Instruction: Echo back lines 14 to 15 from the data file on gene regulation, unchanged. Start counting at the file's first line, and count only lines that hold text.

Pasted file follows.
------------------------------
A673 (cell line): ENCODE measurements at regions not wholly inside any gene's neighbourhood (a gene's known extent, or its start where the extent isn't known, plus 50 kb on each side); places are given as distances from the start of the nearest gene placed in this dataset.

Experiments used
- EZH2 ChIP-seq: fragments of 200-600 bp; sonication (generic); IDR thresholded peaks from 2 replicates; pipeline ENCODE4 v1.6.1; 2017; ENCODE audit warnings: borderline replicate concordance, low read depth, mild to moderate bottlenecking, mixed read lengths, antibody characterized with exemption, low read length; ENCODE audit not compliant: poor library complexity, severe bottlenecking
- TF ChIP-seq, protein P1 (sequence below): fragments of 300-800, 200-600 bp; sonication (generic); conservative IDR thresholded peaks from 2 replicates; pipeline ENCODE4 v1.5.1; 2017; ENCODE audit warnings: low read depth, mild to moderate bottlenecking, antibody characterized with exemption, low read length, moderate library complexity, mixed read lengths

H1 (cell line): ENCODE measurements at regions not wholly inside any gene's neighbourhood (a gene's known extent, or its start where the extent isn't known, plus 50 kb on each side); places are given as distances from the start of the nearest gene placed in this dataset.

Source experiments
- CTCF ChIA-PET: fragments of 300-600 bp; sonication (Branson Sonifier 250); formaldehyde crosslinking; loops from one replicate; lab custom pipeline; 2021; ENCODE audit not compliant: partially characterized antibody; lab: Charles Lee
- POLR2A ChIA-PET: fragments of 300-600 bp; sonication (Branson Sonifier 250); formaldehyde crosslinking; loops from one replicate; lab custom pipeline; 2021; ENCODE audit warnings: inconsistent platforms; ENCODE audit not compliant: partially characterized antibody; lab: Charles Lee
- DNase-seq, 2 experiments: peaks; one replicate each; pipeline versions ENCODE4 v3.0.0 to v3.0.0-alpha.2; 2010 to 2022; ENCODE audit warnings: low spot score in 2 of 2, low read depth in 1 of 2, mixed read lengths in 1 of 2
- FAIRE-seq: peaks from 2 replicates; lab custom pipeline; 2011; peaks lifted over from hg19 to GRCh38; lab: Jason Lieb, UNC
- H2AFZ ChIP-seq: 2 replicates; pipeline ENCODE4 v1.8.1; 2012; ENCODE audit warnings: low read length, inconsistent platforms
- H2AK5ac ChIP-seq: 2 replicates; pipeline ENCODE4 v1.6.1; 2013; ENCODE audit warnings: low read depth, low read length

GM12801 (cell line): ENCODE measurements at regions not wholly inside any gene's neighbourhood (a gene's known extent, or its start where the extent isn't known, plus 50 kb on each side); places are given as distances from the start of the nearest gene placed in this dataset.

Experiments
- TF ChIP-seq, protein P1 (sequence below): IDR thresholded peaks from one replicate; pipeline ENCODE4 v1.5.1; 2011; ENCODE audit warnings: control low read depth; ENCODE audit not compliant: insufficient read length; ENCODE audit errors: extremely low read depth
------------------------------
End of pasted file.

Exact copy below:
Experiments
- TF ChIP-seq, protein P1 (sequence below): IDR thresholded peaks from one replicate; pipeline ENCODE4 v1.5.1; 2011; ENCODE audit warnings: control low read depth; ENCODE audit not compliant: insufficient read length; ENCODE audit errors: extremely low read depth